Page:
The financial squeeze on the Island School is easing thanks to a record Tarpon Ball turnout, a bump in enrollment and county reimbursement funding as well as money market advances.
Challenges remain. The Island School continues to operate under a deficit, reported Treasurer Judy Morrison at the March 10 School Board meeting.
But the financial picture has improved since the prospect of having to lay off one of four Island School teachers was raised as a possible budget-balancing necessity. Island School Foundation Chairman Bayne Stevenson has rejected that option and vowed to ensure the Island School retains all of its instructors.
"The Foundation represents a real level of security for those who are at or in this school," Stevenson said.
The school relies on two major fund-raisers during the year: the Tarpon Ball and the annual fund drive.
The Tarpon Ball appears to have generated $56,250 with its Western-themed party the first week in March. The complete budget will be presented at the final board meeting of the season April 21.
What: Island School Board meeting
Where: Island School Elementary
When: 3:30 p.m. April 21
Why: Budget presentation at final board meeting of season
"The Tarpon Ball was a great success," Morrison said.
"I think that's a record," said School Board President Carol Stewart.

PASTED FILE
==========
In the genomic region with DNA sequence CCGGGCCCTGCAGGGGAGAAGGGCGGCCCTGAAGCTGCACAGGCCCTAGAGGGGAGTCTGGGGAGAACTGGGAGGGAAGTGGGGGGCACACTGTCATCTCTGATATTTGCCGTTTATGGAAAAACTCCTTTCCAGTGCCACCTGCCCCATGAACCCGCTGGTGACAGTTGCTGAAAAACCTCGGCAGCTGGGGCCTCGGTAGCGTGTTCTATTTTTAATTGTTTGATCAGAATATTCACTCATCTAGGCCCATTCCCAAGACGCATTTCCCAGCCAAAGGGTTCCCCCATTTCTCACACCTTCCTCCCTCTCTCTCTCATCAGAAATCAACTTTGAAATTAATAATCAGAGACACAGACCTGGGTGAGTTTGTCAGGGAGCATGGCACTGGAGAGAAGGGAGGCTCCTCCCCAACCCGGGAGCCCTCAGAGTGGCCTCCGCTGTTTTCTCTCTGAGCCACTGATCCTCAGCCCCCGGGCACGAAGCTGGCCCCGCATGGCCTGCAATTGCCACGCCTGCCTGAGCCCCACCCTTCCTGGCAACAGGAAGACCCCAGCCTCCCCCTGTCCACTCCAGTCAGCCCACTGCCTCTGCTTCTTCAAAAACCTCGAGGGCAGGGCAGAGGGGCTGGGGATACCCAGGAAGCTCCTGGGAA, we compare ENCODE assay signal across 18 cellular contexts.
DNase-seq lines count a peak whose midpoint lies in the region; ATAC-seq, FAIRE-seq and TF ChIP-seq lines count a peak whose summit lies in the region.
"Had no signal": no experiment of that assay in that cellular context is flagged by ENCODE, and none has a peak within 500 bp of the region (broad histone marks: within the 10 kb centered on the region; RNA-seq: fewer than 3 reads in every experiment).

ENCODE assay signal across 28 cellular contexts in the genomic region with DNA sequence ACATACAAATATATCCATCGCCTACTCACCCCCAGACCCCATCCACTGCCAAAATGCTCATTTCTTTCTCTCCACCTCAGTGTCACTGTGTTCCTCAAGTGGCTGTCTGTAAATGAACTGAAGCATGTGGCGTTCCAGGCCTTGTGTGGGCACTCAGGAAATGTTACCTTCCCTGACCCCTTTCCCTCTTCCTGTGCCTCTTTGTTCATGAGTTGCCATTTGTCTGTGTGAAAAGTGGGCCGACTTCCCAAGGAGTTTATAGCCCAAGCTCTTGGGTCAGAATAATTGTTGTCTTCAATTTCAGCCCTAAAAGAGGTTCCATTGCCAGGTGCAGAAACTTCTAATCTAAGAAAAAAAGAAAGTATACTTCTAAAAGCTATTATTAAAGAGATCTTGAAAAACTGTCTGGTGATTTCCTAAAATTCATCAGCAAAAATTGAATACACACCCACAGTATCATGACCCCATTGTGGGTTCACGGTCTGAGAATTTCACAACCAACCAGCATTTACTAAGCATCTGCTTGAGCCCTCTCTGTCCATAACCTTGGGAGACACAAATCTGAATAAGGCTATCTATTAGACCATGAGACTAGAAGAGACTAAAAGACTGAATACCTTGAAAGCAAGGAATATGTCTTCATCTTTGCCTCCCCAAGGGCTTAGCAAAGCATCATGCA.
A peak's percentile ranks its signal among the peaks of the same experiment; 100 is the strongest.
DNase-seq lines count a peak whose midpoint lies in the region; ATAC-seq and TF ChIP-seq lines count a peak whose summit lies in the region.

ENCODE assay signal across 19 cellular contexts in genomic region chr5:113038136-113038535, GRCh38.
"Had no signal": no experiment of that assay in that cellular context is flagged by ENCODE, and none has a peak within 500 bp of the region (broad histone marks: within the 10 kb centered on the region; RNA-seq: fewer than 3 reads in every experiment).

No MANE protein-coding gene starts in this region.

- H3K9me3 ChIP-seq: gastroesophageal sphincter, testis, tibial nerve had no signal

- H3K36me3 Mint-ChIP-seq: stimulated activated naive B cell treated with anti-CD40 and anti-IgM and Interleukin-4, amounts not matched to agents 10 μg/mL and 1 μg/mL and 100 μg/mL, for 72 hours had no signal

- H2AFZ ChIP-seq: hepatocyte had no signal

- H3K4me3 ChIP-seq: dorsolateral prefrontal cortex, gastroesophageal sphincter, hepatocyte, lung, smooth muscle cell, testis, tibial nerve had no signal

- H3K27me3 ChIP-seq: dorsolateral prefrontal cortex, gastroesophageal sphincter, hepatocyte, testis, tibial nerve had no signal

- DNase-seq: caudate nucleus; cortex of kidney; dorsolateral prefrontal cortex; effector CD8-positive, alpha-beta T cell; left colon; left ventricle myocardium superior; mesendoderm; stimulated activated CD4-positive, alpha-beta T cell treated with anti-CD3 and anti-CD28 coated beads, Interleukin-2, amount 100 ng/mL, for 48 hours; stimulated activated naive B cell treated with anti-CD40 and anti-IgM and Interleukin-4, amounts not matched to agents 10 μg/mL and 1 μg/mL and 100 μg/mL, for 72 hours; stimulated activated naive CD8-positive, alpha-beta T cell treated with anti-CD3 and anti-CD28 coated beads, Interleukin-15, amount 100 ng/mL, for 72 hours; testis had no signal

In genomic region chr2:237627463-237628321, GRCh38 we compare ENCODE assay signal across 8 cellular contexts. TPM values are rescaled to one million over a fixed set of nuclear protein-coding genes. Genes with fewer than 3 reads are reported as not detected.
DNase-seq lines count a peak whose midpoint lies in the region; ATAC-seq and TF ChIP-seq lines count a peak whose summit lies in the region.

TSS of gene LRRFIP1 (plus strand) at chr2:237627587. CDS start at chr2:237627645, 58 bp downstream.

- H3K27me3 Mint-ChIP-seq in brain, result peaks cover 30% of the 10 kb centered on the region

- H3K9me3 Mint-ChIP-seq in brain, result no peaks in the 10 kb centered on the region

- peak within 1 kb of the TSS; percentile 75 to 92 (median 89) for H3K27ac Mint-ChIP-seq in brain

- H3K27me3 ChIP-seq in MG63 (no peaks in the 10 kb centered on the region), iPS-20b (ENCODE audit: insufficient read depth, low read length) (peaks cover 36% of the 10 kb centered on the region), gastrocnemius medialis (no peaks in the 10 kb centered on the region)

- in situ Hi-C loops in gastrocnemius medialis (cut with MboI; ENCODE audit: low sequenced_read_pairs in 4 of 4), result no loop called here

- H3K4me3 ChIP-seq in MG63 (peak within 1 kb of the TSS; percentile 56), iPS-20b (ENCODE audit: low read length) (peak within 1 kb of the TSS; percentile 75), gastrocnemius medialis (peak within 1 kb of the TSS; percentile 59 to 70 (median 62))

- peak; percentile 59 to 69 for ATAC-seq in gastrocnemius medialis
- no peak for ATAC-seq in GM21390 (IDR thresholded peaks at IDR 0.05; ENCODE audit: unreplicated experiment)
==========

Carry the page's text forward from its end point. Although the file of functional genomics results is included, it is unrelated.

By contrast, the annual fund drive is still well off its $80,000 goal with just $42,235 raised to date. This is roughly where the fund drive stood at this time last year, however, and island charitable giving did make up the difference.
"We continue to operate at a deficit, which is why it is very important to try to reach our annual fund goal," Morrison said.
A few other financial factors are working in the school's favor as it tries to balance the budget:
A money market fund the school can tap for operating revenues is up to $43,183 - an increase of $9,500 this fiscal year.
Two new students enrolled during the semester bringing the school head count to 44, which is still 14 fewer than the maximum allowed. Reduced enrollment and tuition revenue following last year's record graduating class is faulted by school officials for deficit spending this year.
The incoming kindergarten class looks to be at a maximum 12 already, which will increase tuition revenue.
State and county funding is up roughly $1,900 per month after the Education Jobs Bill was enacted, Morrison said.
"Our outlook is improving," she said.
Stevenson said the $4 million endowment fund drive, which is designed to ease annual revenue pressures at the 11-year-old school, stands at $3.2 million with a handful of major donors mulling contributions.
Tarpon Ball donations
Source: Island School Treasurer Judy Morrison